Short-sightedness becoming more common in Europe

12 May 2015

Being short-sighted is becoming more common for people living across Europe, a new study has suggested.

The research led by King's College London looked at 15 studies conducted across Europe by the European Eye Epidemiology Consortium and found that a quarter of people in the continent suffer from short-sightedness or myopia.

However, the study also determined that young people are far more likely to suffer with the condition. Around half (47 per cent) of people surveyed between 25 and 29 years old were short-sighted, nearly twice as many as the general population.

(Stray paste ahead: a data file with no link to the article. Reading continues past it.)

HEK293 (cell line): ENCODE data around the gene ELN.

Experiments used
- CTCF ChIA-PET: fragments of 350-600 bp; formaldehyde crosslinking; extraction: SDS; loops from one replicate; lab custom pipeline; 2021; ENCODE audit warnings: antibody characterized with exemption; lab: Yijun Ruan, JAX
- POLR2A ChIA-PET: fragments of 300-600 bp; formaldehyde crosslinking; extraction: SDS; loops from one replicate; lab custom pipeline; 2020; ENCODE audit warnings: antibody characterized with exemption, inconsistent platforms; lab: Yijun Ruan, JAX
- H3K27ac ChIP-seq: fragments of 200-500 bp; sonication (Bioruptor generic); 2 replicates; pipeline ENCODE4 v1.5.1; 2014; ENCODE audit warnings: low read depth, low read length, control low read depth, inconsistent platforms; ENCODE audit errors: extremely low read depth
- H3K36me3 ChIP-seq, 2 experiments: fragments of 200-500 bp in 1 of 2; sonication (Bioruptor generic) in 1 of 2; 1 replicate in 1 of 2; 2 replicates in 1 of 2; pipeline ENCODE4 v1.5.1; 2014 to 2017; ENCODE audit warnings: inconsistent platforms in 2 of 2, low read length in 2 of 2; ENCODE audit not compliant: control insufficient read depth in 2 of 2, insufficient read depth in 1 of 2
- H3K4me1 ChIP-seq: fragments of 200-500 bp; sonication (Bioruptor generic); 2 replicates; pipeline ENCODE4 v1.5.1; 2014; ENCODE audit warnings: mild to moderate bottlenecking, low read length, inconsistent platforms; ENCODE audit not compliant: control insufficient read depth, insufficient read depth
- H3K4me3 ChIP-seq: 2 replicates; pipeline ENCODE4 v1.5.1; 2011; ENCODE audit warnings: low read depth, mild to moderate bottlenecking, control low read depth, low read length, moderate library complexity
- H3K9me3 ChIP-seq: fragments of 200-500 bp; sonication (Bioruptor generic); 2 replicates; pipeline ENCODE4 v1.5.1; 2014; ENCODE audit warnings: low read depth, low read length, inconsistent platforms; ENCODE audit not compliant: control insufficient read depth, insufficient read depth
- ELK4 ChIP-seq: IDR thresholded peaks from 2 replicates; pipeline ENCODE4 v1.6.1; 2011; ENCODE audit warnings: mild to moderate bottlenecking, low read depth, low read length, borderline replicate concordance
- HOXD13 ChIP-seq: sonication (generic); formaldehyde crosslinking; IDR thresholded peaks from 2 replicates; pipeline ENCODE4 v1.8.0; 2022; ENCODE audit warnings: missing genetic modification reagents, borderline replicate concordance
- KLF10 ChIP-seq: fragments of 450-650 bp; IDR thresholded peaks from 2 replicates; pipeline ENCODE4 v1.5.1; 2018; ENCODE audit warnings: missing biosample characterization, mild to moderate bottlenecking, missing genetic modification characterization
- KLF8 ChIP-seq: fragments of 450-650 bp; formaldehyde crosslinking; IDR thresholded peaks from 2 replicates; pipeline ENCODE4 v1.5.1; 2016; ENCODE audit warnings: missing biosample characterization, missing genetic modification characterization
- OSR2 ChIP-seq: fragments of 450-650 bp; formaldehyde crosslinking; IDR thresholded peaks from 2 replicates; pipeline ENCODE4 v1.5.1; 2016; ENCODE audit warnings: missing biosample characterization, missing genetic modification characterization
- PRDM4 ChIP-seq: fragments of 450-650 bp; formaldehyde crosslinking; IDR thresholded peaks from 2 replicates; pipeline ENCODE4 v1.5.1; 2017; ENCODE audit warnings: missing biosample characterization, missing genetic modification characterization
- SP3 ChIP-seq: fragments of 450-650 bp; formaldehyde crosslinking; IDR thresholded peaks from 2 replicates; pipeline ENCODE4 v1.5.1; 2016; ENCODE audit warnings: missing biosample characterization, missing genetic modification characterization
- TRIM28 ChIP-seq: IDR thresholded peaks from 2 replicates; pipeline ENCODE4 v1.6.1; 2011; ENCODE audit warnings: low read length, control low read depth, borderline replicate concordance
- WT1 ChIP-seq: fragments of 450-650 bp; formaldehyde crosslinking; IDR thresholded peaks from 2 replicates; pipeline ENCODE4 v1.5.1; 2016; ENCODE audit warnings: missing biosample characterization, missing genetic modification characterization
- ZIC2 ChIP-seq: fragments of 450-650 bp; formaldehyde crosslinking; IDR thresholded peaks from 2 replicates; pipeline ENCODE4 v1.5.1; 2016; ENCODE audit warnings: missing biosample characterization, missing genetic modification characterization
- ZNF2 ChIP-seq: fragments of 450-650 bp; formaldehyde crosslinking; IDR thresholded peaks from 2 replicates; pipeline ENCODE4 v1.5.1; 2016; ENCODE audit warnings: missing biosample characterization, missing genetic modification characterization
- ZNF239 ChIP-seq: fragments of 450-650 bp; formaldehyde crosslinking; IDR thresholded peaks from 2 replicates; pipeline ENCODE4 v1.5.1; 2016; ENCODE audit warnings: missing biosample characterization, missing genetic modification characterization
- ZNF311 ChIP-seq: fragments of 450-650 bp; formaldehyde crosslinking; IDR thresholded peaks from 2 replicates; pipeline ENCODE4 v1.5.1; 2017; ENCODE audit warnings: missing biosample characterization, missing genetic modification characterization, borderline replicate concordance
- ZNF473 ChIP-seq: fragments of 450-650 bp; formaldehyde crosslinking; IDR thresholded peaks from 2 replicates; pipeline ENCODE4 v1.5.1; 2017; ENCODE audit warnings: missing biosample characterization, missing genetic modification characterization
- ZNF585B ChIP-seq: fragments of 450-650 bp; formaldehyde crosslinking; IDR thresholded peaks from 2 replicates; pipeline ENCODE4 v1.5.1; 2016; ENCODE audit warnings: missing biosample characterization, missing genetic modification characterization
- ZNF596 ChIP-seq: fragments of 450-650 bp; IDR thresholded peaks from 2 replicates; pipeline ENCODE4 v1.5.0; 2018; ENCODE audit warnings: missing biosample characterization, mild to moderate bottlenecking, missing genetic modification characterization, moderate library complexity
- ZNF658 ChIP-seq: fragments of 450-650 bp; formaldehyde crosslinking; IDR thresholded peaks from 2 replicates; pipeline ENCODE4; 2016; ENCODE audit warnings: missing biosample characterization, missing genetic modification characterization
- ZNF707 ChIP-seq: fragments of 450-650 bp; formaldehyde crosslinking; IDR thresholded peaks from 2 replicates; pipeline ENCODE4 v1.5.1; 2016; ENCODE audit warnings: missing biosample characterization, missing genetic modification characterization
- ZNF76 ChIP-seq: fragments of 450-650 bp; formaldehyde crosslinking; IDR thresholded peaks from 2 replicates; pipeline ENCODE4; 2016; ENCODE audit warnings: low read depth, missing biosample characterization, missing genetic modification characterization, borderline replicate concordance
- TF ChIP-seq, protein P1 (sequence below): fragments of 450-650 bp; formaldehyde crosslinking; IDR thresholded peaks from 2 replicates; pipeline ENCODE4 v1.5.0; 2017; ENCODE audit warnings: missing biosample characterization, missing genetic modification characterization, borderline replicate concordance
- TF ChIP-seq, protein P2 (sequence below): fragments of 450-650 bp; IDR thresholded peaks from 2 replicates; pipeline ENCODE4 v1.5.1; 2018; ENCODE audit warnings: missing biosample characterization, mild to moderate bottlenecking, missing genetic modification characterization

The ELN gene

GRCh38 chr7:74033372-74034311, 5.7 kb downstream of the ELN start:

Published in the journal Ophthalmology, the research also found a strong link between myopia and level of education, with myopia levels in those completing higher education nearly double those in people educated to primary school level. 

Researchers suggest that modern education could be having an impact on eyesight, especially the use of computers. 

Katie Williams, first author from the Department of Ophthalmology at King's College London, said: "This has major implications for the future burden from this eye disease which can threaten sight in older age, particularly in very short-sighted people."

Posted by Jeanette Royston

Health News is provided by Adfero in collaboration with Spire Healthcare. Please note that all copy above is ©Adfero Ltd. and does not reflect views or opinions of Spire Healthcare unless explicitly stated. Additional comments on the page from individual Spire consultants do not necessarily reflect the views or opinions of other consultants or Spire Healthcare.


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